As far as how to cope with what you are going through, different things work for different people.  There is no “one size fits all” method of coping.  The moderator here, Katherine can suggest some good resource material that you can check out for ideas.

Getting back to “hope” and “positivity” to help you cope, let me share this with you.  When we hear that scary word, cancer, we can’t help but let our minds wander to a “bad place”

However, there are millions and millions of people who have survived cancer.  We don’t hear about or talk about this as often as we should.

50% of my “immediate family” are cancer survivors.  In the late ’90s, my wife had a lump removed from her breast.

In the year 2001, my youngest daughter was diagnosed with cancer of the saliva gland – an extremely aggressive cancer.  She underwent surgery and radiation and to this day is cancer free.

So there, my dear, I hope this story boosts your spirits a bit.

So, tell us your story.  You will be answered with judgement-free compassion.

In the meantime, I send you thoughts of peace and love.


Réponse de Sadgirl3
19 janv. 2023, 22 h 01

I'm sorry to hear about your sister. I lost my brother June 2022 from cancer. He was the third member of my family to die in less than 6 months. The way that I cope is by leaning on a higher power. Am I allowed to say that on this site? My faith has helped me get through these tough days. I have learned to appreciate what time I have with the remainder of my family and try not to take anything for granted. Taking things one day at a time and living in the moment are ways to handle the stress of such a situation. Don't be afraid to ask friends for help if you need it, that's what friends are for. Sites like this help too. God bless you and keep you.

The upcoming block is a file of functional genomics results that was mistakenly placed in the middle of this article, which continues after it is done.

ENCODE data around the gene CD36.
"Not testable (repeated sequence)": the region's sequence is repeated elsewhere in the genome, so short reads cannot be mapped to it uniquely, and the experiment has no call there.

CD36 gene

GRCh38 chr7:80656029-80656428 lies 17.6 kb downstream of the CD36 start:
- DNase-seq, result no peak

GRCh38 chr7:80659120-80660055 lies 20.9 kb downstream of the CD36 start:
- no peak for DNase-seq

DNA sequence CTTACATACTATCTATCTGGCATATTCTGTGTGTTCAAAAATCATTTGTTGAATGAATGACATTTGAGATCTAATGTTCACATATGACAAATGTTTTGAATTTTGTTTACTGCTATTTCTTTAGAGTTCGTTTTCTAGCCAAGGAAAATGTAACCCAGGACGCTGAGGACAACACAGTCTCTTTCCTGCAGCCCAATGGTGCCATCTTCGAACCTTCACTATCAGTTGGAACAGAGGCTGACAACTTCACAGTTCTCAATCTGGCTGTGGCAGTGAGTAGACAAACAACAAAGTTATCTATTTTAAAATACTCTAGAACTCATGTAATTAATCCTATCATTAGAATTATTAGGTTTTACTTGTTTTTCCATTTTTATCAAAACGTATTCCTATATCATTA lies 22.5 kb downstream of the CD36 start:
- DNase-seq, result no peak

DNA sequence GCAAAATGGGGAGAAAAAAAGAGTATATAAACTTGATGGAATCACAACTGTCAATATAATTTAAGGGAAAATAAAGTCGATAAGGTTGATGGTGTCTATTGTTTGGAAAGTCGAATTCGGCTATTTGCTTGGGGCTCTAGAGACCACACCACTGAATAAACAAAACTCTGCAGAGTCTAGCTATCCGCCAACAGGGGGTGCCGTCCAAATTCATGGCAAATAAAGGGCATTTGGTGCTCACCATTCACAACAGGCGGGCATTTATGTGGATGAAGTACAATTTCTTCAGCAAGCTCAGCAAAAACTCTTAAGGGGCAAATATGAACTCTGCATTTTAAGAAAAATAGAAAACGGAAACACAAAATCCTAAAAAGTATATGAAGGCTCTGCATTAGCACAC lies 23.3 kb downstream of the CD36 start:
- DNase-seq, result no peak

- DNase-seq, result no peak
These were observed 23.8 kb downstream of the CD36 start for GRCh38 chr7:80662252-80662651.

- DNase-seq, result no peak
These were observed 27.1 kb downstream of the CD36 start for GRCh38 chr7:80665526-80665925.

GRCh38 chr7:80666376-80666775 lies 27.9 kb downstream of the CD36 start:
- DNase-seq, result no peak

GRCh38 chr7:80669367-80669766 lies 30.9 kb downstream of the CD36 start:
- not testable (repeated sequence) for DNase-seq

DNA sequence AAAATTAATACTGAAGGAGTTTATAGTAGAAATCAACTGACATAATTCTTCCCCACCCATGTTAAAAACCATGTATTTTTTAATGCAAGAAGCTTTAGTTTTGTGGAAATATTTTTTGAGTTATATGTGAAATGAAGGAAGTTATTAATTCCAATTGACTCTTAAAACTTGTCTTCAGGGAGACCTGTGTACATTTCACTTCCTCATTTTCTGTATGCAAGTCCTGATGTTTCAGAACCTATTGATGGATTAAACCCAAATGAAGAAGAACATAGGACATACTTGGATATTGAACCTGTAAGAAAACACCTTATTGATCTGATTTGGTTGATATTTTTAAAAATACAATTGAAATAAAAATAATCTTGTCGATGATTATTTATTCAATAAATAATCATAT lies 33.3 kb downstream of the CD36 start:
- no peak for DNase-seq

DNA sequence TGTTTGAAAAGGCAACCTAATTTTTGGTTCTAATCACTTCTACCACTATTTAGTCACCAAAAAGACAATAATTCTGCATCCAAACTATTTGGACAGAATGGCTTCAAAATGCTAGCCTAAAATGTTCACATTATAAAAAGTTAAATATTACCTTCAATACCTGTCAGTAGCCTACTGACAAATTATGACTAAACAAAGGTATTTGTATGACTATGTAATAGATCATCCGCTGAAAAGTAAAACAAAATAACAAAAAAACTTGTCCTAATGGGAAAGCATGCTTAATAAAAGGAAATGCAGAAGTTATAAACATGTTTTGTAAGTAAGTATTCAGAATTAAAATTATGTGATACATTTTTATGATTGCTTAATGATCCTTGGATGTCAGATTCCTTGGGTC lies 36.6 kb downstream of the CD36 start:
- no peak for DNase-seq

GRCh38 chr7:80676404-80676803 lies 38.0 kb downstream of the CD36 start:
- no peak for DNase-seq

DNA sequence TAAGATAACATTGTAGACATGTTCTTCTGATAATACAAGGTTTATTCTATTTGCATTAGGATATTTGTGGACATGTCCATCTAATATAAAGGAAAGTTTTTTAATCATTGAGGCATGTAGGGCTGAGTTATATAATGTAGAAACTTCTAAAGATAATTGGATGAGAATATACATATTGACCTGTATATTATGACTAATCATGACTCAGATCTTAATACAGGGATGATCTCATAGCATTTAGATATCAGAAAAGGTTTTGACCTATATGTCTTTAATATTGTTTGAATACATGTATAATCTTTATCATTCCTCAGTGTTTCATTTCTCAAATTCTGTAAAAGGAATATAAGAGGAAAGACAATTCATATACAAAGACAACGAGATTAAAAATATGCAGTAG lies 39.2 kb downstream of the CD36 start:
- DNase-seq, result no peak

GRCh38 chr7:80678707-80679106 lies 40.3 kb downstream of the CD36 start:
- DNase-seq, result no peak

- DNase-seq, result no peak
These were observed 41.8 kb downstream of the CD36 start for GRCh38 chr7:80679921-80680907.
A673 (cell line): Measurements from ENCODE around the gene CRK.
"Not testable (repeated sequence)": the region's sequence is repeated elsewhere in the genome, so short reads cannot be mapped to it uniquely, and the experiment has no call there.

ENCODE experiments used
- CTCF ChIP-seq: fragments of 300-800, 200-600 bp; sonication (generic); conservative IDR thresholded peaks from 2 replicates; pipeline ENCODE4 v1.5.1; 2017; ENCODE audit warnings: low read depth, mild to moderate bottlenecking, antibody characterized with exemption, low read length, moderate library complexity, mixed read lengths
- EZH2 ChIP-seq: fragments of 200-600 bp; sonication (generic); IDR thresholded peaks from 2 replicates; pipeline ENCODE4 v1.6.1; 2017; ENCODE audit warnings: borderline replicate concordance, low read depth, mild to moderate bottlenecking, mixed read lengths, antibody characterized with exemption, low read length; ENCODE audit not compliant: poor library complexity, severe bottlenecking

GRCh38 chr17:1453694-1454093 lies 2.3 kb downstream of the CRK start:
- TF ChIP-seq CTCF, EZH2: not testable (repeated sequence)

19 janv. 2023, 23 h 12

Welcome RMRM. I am glad you found us.  It sounds like you and your sister have a very close relationship - perhaps with you leaning on her more as the older sister. I can relate to that. 

I used to be a nurse in a cancer treatment clinic and one of the things I heard frequently was that when someone got a diagnosis of cancer their family and friends would 'treat them differently'. The person understood why that was but for the most part they wanted to be treated 'normally'.   

Only you will know what is right for you, but would you be able to tell your sister how worried you are and that you want to help, but are not sure what to do or say? I was wondering if that would not only help your sister, but might help you to be able to say those words to her. 

As eKIM suggested here is a resource you might find helpful - and as he said, hope is important. This article is a little long, but I thought it would provide you with some ideas.